To determine whether pinworm infections and head lice infestations spread among children in orphanages, 117 children from 4 orphanages in Busan-si and Ulsan-si, Korea, were examined for enterobiasis and head lice infestation between January and February 2014. The overall rate of Enterobius vermicularis egg positivity was 0.85%, whereas none of the children had head lice infestations. The rate of pinworm infection was much lower among the orphanage children compared to the rates observed in previous studies among kindergarten and primary school students. Moreover, the risk factors for enterobiasis were less frequent among these subjects than previously reported. The personal hygiene and health of the orphanage children were supervised by a regular, employed nurse through a health education program. In conclusion, pinworm infection was efficiently controlled among the children in orphanages, and this might be related to good personal hygiene practices in Korea. PMID:26323851

  6. Negligible Egg Positive Rate of Enterobius vermicularis and No Detection of Head Lice among Orphanage Children in Busan and Ulsan, Korea (2014).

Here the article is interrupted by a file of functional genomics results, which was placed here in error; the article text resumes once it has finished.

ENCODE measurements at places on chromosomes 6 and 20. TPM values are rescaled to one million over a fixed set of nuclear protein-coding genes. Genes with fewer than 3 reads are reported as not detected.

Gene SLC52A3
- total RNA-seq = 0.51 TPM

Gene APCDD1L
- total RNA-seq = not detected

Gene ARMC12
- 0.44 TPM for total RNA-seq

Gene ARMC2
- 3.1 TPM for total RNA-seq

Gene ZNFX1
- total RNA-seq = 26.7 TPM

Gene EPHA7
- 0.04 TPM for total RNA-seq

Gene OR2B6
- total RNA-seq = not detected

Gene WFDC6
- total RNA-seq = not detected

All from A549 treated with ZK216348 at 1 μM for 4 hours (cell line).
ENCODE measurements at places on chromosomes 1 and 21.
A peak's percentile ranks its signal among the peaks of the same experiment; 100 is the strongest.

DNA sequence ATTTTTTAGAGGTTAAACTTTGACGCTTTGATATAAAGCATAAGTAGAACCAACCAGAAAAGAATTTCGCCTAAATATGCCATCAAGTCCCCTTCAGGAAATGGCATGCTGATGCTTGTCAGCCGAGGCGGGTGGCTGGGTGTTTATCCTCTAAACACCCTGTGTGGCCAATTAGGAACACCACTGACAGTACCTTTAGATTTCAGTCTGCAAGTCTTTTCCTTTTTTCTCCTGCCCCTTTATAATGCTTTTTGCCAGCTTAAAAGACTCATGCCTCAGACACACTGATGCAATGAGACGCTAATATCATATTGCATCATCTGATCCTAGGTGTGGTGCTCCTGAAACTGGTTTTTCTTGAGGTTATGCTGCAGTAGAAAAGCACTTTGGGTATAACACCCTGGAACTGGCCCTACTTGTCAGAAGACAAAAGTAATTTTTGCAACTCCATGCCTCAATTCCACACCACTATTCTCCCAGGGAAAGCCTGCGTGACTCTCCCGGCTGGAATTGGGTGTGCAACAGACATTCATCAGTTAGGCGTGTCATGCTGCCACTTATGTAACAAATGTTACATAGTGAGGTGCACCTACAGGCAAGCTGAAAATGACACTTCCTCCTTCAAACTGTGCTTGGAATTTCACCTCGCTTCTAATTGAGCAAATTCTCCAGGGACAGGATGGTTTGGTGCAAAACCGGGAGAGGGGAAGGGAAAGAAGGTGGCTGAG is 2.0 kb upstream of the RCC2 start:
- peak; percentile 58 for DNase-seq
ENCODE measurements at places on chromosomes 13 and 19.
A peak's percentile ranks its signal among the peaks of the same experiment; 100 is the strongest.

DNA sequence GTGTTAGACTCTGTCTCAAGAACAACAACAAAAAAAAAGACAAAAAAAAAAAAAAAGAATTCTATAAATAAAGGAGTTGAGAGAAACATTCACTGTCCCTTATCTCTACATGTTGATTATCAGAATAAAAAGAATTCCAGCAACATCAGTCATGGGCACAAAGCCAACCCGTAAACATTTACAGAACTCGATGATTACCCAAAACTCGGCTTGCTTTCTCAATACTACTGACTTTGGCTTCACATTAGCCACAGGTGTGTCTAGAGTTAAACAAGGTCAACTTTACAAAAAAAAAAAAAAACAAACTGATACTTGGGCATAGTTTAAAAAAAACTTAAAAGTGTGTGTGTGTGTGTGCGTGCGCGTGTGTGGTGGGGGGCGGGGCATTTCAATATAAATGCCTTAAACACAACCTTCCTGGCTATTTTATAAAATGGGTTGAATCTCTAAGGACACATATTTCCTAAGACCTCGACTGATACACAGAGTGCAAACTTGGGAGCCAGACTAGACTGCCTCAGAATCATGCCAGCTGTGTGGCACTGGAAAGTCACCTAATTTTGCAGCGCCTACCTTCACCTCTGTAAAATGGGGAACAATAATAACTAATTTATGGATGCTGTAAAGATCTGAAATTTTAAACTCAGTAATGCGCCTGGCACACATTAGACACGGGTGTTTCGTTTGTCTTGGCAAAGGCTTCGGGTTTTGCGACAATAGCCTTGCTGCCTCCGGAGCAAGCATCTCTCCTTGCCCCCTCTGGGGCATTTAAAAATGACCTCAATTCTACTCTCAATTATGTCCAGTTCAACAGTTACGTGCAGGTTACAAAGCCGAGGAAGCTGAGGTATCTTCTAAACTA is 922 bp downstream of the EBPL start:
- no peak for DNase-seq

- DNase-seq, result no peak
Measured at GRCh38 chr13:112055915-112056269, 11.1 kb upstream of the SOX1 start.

PubMed

    Kim, Dong-Hee; Son, Hyun-Mi; Lee, Sang Hwa; Park, Mi Kyung; Kang, Shin Ae; Park, Sang Kyun; Choi, Jun-Ho; Park, Jung Ha; Yu, Hak-Sun

    2015-08-01

    To determine whether pinworm infections and head lice infestations spread among children in orphanages, 117 children from 4 orphanages in Busan-si and Ulsan-si, Korea, were examined for enterobiasis and head lice infestation between January and February 2014. The overall rate of Enterobius vermicularis egg positivity was 0.85%, whereas none of the children had head lice infestations. The rate of pinworm infection was much lower among the orphanage children compared to the rates observed in previous studies among kindergarten and primary school students. Moreover, the risk factors for enterobiasis were less frequent among these subjects than previously reported. The personal hygiene and health of the orphanage children were supervised by a regular, employed nurse through a health education program. In conclusion, pinworm infection was efficiently controlled among the children in orphanages, and this might be related to good personal hygiene practices in Korea.